Moreover, pixels distribution shows how the graph changes completely, taking an opposite direction. In the first figure (fig. 4.1), the graph depicts how most of these pixels exist within grey and white areas: 150-250. After inverting the image, the same number of pixels gets inverted thereby being compressed on dark grey and black areas within the range of 0-100. In simple terms, the process targets all the image pixels thus changing their original colors. They take the opposite direction. Finally, the paper infers that image quality or contrast cannot change by inversion.

Quality and contrast neither increase nor decreases these two image aspects. Exercise 4:Fig: (5.1) original Fig: (5.2)x1=10, x2=105 y1=40 , y2=0Fig: (5.3)fig 6.1 fig 6.2X1= 20, x2= 140 y1=30 , y2= 70 Fig 6.3Fig 7.1Fig 7.2 fig 7.3X1=20, x2= 200 y1=50, y2 =140This exercise strives to determine effects on the image when x and y values change for a pixel. In addition, it seeks to find out how these changes will affect the image and record the transformation that takes place. As figure (5.1) shows, the original image and its brightness.

It also shows the same image after altering these values to x1=10, x2=105, and y1=40, y2=0. In the end, the image is a bit darker. Changes in these values have affected the original image. The transformation graph (figure 5.3) shows the image had a pixel at grey level (10) originally and on the new image, it will be at (40). The pixel originally existing at (105) changes to black (0). Figures (6.2) and (7.2) follow the same process. For instance, figure 7.2 image had values at X1=20, x2= 200 y1=50, y2 =140.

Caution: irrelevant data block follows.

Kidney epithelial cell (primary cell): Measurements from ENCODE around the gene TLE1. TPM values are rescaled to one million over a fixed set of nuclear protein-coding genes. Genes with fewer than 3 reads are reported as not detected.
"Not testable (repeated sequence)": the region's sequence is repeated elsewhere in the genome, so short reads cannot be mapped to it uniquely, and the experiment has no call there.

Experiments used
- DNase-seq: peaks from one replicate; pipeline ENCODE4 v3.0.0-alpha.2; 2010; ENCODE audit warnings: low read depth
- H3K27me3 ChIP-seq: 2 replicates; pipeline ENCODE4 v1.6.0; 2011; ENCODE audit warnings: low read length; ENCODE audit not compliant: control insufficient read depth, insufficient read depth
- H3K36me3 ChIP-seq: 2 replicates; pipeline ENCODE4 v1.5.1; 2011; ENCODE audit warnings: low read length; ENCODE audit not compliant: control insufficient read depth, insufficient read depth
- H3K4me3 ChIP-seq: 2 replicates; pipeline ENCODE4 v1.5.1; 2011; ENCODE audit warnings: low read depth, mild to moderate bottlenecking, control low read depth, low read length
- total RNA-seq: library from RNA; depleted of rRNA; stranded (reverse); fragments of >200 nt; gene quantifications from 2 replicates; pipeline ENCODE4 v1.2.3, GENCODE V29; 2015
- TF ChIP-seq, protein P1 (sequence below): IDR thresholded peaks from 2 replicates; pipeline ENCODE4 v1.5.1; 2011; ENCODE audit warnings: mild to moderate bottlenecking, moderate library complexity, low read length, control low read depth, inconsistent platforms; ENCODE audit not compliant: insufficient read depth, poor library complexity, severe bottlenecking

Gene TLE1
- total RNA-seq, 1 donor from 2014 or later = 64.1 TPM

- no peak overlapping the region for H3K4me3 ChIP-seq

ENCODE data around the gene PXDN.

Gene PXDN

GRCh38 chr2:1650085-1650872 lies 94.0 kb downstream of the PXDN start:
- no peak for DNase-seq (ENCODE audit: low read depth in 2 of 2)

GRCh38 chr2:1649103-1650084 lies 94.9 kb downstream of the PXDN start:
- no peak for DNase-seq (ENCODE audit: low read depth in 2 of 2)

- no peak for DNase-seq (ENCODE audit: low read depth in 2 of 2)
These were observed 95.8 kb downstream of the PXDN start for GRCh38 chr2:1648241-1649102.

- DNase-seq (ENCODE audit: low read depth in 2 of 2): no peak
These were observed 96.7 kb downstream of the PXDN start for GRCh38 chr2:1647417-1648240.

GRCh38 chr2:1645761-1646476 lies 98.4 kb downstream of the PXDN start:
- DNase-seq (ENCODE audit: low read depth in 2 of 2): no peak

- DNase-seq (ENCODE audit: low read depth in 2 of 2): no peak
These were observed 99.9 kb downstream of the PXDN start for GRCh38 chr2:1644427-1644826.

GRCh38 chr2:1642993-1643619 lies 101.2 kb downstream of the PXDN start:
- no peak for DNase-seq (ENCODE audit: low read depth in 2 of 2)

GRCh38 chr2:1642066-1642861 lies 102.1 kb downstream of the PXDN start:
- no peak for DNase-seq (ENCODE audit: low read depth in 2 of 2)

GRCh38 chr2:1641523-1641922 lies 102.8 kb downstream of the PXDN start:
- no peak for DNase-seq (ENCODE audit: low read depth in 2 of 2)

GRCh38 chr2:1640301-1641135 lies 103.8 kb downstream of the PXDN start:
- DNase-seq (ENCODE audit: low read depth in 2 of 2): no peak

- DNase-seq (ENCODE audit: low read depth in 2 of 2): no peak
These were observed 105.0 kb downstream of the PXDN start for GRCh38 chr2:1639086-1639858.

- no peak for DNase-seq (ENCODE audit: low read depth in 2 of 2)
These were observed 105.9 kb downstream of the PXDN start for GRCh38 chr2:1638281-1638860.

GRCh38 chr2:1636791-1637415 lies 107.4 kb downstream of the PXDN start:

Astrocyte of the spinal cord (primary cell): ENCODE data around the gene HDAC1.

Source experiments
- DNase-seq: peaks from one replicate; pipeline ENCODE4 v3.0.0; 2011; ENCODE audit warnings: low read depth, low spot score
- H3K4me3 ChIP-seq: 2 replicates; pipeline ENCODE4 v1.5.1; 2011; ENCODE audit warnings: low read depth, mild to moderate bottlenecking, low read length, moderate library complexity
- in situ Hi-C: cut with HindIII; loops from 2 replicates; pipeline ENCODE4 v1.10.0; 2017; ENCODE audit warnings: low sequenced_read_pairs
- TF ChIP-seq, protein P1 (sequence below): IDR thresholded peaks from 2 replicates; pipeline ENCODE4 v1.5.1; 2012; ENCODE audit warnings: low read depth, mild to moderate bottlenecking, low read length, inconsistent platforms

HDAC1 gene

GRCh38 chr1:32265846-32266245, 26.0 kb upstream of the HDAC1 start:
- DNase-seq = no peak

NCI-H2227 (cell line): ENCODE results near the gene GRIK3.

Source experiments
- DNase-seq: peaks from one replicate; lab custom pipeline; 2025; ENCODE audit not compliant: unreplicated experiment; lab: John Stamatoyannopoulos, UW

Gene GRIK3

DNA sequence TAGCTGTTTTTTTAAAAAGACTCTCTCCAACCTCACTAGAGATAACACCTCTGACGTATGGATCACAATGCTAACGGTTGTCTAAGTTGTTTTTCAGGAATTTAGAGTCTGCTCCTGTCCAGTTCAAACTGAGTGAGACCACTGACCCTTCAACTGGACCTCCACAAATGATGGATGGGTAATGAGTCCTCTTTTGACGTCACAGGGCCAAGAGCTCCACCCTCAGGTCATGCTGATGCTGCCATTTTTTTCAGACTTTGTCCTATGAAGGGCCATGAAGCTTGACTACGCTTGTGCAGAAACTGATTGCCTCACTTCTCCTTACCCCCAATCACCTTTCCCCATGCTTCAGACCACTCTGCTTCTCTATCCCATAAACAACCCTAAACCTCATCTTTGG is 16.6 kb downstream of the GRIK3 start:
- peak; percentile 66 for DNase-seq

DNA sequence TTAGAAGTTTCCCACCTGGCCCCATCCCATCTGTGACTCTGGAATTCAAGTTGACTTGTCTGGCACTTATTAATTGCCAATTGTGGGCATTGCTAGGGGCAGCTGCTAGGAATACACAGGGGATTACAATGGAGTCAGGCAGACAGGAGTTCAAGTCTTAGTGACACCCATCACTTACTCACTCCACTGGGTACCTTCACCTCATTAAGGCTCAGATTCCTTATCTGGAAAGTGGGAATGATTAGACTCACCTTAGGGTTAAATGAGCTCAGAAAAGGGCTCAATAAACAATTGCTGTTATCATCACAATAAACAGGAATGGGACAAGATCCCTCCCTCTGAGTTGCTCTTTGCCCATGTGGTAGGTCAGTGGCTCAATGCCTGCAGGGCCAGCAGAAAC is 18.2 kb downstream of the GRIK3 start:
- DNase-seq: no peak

Therefore, the original pixel was a color degree of 200 in the grey level and changed to 140. The pixel at 20 changed to 50 at the grey level. This process makes it possible to change and target any pixel carrying a certain grey level by easy increase or decrease in the y1 values and y2. It makes it darker or brighter. The process also targets certain pixels found in the original image carrying x1 and x2 values. Briefly, the transformation when applied to the whole pixel inverts the colors to the opposite like in exercise 3.

The process also targets pixels carrying colors of the grey level and increases or decreases color density. Exercise: 5Dynamic range compressionOriginal imageFig 8. 1 a=1Fig 8. 2 a=200Fig 8.3 a=100000This final exercise aims to show the final image appearance after the dynamic range compression. Compression takes place in a certain or specific area within the scale of grey level. Figure 8 is an illustration of the original image. It shows these pixels when compressed to zero areas (0) or darkness area.

The original image appears dark with unclear details as well as contrast if a=1. When the parameter changes to a=200, the image brightens with all the details clearer as the figure shows. Moreover, the histogram depicts how all pixels concentrate on the grey area. When this value increases to 100000, the image brightness increases significantly and some fogging is seen over this image. In summary, when the parameter (a) increases, the image brightness (window) also increases. However, the image contrast does not increase as seen in the histogram equalization. In summary, this report enlightens medical practitioners on the effects of some parameters on the original images.

These experiments are a clear understanding of what should be done to improve image quality and brightness. Exercise 1 is an experiment on how image histogram equalizes appearance and quality. However, the second exercise is an alteration on the values of the x and y-axis after image equalization. Exercise 3 is all about inversion on the image. When inverted, the color pixels changes in the opposite direction. It does not affect the image contrast in any way.

Exercise 4 is a detailed research on how changes in x and y values on the pixels affect image qualities. Finally, exercise 5 shows the final image after dynamic range compression, when parameters increase, the image brightness increases.